Many advocates today – me included – would like to see ability grouping in the classroom. In rural communities, multi-grade/age classes are more common than in other settings. It’s an easy transition for teachers to segue into grouping students by ability without regard for age. If truth be told … it’s a rather ‘natural’ way of educating children. Now if we could only convince other educators of the benefits of this method!
    For one reason or another, people in rural areas tend to value education more; another finding of the Iowa study. This is a huge benefit for schools; having the support of family and community members. Children are expected to work hard, complete assignments and generally to do their best in school.
    The cons of rural life for gifted students often involve lower actual numbers of students identified as intellectually gifted. In Mary St. George’s (New Zealand) excellent post, “Are Rural Needs Different in Gifted Education?”,  she wrote,

        “Whatever rural teachers in small schools can do, they can’t organise

        rural parents to synchronise the delivery of gifted babies in convenient

        batches so that gifted rural children can grow up rubbing shoulders

        with others like themselves.”

Parents of gifted children often struggle to find intellectual peers for their kids, but this can become a more daunting task in rural areas. One response to finding peers for your child is to search online gifted communities. Parents need to be active participants in connecting their children, and it can be a very rewarding endeavor.
    In an article in The School Administer , Donald Kordosky suggested 4 key points to improving gifted education in rural areas. They were 1) raise awareness of the needs of gifted students, 2)establish clear standards for identification/eligibility for gifted programs, 3) professional development in gifted education for regular classroom teachers, and 4) GIEPs for all gifted students. Come to think of it … those are excellent suggestions for all gifted education.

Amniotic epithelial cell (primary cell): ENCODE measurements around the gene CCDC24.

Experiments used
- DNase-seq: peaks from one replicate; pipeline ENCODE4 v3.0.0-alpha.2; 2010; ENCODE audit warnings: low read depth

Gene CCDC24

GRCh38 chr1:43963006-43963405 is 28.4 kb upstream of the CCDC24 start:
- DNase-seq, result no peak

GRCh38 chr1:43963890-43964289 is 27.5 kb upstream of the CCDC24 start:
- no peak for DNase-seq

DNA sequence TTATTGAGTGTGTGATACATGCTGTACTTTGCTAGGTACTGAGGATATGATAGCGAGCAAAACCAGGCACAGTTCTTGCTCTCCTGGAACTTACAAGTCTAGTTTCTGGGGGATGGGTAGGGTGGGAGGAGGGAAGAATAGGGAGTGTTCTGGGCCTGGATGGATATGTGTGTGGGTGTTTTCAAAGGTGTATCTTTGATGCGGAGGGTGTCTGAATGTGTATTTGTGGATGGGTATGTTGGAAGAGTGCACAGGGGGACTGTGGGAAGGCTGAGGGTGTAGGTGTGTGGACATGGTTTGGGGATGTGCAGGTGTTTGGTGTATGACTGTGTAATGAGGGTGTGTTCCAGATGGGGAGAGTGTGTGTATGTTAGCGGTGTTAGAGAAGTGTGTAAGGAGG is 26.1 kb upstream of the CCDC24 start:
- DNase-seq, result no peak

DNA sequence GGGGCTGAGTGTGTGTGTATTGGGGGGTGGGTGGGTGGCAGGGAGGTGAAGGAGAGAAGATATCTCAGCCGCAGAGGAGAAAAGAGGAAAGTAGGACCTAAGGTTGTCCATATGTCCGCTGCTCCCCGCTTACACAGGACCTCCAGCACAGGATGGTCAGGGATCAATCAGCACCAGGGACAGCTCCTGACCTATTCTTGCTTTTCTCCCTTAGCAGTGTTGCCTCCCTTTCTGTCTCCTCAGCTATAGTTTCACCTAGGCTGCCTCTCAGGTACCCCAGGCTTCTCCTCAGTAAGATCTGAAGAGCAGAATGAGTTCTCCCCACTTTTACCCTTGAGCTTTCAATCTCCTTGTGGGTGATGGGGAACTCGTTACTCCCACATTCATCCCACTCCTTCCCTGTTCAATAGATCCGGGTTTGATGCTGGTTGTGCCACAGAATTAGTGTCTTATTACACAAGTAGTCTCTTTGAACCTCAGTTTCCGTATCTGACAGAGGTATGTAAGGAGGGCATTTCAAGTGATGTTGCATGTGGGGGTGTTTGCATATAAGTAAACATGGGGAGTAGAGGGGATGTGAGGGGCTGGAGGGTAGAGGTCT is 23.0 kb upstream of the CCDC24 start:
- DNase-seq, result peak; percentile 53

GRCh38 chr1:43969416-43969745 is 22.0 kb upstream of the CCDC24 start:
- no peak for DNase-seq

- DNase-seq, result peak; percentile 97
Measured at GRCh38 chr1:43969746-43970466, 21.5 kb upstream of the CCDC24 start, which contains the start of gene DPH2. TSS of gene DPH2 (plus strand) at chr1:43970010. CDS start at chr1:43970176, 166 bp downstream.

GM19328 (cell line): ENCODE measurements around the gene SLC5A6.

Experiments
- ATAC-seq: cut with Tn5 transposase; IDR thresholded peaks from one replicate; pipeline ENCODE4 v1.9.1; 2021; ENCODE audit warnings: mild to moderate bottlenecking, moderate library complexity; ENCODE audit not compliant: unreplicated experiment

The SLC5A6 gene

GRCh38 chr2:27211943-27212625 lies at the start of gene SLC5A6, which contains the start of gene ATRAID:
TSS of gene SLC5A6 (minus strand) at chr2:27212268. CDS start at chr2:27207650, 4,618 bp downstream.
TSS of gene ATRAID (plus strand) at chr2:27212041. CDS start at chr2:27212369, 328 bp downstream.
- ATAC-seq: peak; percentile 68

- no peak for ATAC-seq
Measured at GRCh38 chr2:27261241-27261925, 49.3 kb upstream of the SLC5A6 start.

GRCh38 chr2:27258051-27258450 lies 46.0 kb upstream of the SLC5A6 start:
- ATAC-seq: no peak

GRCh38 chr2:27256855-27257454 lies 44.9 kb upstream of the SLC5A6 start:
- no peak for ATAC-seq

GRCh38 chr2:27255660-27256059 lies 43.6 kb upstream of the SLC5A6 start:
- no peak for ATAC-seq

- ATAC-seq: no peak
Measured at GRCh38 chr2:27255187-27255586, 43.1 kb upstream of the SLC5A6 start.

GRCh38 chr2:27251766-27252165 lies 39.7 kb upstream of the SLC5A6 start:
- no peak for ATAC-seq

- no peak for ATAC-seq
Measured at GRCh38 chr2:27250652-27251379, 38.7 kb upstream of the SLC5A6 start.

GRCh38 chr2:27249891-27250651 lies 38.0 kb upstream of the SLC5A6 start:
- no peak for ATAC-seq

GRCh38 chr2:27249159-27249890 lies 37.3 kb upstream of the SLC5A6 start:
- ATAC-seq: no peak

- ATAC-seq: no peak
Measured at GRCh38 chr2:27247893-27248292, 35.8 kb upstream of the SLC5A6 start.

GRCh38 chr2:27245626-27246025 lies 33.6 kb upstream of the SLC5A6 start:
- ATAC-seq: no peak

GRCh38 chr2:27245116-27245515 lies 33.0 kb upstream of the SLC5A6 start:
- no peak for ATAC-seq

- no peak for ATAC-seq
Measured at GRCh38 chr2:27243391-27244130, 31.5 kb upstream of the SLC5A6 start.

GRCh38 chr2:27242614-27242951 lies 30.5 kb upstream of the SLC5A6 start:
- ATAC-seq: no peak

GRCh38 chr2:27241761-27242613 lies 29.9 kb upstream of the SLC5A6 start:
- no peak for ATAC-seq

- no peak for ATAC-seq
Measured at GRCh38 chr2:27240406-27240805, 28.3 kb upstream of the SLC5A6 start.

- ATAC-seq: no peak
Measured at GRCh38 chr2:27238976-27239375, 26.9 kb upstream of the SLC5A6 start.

Dr. Susan Assouline of Belin-Blank at the University of Iowa offers the following strategies for gifted students in rural school districts: 1) meet the child where they are at, 2) utilize acceleration when appropriate, 3) utilize online classes if available, 4)increase opportunities for students to come together  (such as at competitions and conferences), and 5) consider mentoring or study abroad opportunities.
            I would leave you with these sage words penned by Dr. Joy Lawson Davis in her blog post entitled, “Rural Area Gifted Learners” ~ “While we are considering the needs of gifted learners ... this is just a brief appeal to NOT forget about the young scholars sitting in 'the country' in classrooms where they are bored, looking out of windows contemplating the solar system, the earth's ecology, designing a futuristic vehicle, writing the next classic novel in their minds, creating poetic verse, or developing a solution to world peace OR the cure to cancer.. these students need our attention too.”

[1] Gifted Education in Rural & Small Districts, Colorado Department of Education, 2005.